I’m a fan of Tim Harford, aka the Undercover Economist, and author of a very interesting blog at the FT. He is an excellent example of the division of labour, one of his favourite things, successfully hoovering up dull economics papers and rolling out readable prose. His second book, The Logic of Life, is not really about Africa. It is mostly about how cities are great, and how people who live in the country are carbon-hungry subsidy-hounds. It’s really good.
The undercover Africanist
But there are a couple of relevant sections, including a useful discussion of post-colonial African agriculture drawn from Bates’ Markets and States in Tropical Africa. Harford also discusses disease and development. He argues that malaria control is of secondary economic importance to AIDS control because, while malaria mostly affects children, AIDS primarily affects economically more productive adults. (He’s not totally heartless, just an economist.) He also argues that disease control is itself secondary to, and follows from, the establishment of institutions that incentivise economic innovation and wealth creation.
Won’t somebody please think of the children?
I think he might be wrong about malaria. This is mostly guesswork on my part. But, judging by the notes, it was also mostly guesswork by Harford – so wild conjecture is allowed (and fun of course).
Even if we just consider malaria in younger children – the least economically productive demographic – the disease has a spillover impact on household economics. First, children don’t suffer an illness alone: they are nursed, probably by a more economically-productive family member. Serious treatment probably involves a time-consuming trip to a non-local medical facility. Sickness in the young therefore removes important child labour from the household economy, and the labour of healthy adults. Second, the high likelihood of a child dying creates a rational incentive to have more children. Pregnancy, childbirth and post-natal care reduce the availability and productivity of female household labour for lengthy periods. High childhood mortality reduces the eventual economic payoff for this sacrifice. And, third, medical facilities spend an inordinate amount of time on childbirth or treating childhood malaria, skewing medical provision away from temporarily-sick, but otherwise economically-productive adults.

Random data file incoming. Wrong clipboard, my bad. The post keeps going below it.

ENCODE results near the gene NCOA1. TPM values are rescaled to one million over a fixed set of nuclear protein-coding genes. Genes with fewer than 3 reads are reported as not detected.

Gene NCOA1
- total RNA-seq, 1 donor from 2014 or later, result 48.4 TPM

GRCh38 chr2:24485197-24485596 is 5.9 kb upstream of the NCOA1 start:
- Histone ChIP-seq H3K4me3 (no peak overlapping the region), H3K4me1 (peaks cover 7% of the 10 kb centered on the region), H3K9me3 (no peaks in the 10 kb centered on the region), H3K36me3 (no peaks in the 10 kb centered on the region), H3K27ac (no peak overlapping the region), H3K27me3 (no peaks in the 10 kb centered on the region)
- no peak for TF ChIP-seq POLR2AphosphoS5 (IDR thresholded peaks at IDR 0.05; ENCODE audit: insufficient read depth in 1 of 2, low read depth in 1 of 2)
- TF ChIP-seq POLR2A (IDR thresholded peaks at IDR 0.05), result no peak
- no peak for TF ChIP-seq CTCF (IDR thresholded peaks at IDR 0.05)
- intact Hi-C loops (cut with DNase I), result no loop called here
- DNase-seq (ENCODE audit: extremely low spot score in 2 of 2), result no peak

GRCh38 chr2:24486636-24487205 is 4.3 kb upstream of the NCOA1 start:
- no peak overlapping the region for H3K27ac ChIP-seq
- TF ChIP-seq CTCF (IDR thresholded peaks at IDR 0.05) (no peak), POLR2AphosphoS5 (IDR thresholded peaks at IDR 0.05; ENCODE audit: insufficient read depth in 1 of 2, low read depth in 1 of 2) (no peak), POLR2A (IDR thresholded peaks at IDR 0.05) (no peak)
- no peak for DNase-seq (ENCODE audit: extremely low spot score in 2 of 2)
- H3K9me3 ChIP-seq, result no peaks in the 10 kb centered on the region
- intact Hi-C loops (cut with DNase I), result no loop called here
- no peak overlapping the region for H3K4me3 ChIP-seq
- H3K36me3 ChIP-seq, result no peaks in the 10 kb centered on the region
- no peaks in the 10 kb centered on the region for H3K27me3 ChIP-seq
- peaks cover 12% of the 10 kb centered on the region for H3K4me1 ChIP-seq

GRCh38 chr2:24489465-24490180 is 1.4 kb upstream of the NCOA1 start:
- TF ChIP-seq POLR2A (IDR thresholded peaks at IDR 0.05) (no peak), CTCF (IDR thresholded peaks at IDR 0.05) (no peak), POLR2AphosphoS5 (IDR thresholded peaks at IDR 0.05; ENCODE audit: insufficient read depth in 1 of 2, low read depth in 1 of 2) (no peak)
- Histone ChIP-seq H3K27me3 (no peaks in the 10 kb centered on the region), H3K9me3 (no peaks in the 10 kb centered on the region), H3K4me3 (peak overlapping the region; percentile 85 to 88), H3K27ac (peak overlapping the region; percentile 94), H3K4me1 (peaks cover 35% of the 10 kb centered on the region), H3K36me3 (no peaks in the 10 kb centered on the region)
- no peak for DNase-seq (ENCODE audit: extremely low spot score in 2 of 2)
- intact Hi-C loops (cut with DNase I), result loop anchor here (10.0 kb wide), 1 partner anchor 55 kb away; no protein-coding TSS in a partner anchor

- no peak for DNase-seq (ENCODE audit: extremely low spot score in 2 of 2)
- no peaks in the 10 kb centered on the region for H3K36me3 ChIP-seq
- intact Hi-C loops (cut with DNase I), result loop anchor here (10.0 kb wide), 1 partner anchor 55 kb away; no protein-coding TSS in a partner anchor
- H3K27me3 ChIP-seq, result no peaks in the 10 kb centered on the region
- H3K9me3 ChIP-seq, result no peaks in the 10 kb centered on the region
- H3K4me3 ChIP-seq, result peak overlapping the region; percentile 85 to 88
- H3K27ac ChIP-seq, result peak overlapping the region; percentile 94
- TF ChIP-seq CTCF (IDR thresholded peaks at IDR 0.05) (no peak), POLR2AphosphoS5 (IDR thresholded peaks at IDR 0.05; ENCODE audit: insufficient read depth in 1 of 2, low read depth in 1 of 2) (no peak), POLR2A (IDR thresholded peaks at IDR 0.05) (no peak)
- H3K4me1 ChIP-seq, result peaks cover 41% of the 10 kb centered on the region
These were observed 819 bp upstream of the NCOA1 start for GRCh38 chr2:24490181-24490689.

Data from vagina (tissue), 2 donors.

AIDS and malaria
Harford goes on to argue – correctly I suspect – that AIDS is a more significant direct economic problem than malaria. But in areas with a high incidence of both diseases, AIDS and malaria may be linked. AIDS has already reduced the stock of econimcally productive adults and created a scary number of child-headed households: their economic viability is thus under great pressure from childhood malaria. And, in adult-headed households, child mortality may increase AIDS infection rates. First, the replacement of childhood malaria victims by (un)knowingly HIV-positive parents, perhaps with a new partner, is a rational choice with socially harmful consequences. And second, pregnancy does not just reduce the domestic and agricultural productivity of women, it may also temporarily remove their sexual labour from the household. Bored and impatient fathers thus have an increased incentive to find another sexual partner, and the corollary increased risk of contracting and passing on AIDS.
Disease and development
Harford ultimately argues that disease has been controlled elsewhere after economic growth, and that growth was secured by establishing institutions that preserved and encouraged the creation of economic wealth. True enough, I expect. But it is also true that the technology to control malaria already exists, and where these technologies are imperfect, the incentive to innovate certainly exists. African history has been marked by efforts to control, direct and increase labour power (if not always productivity). So if African governments need to create or reform economic institutions then a good place to start might be anti-malarial projects that protect and encourage such ‘wealth in people’.
Tim Harford, The Logic of Life: The Rational Economics of an Irrational World:
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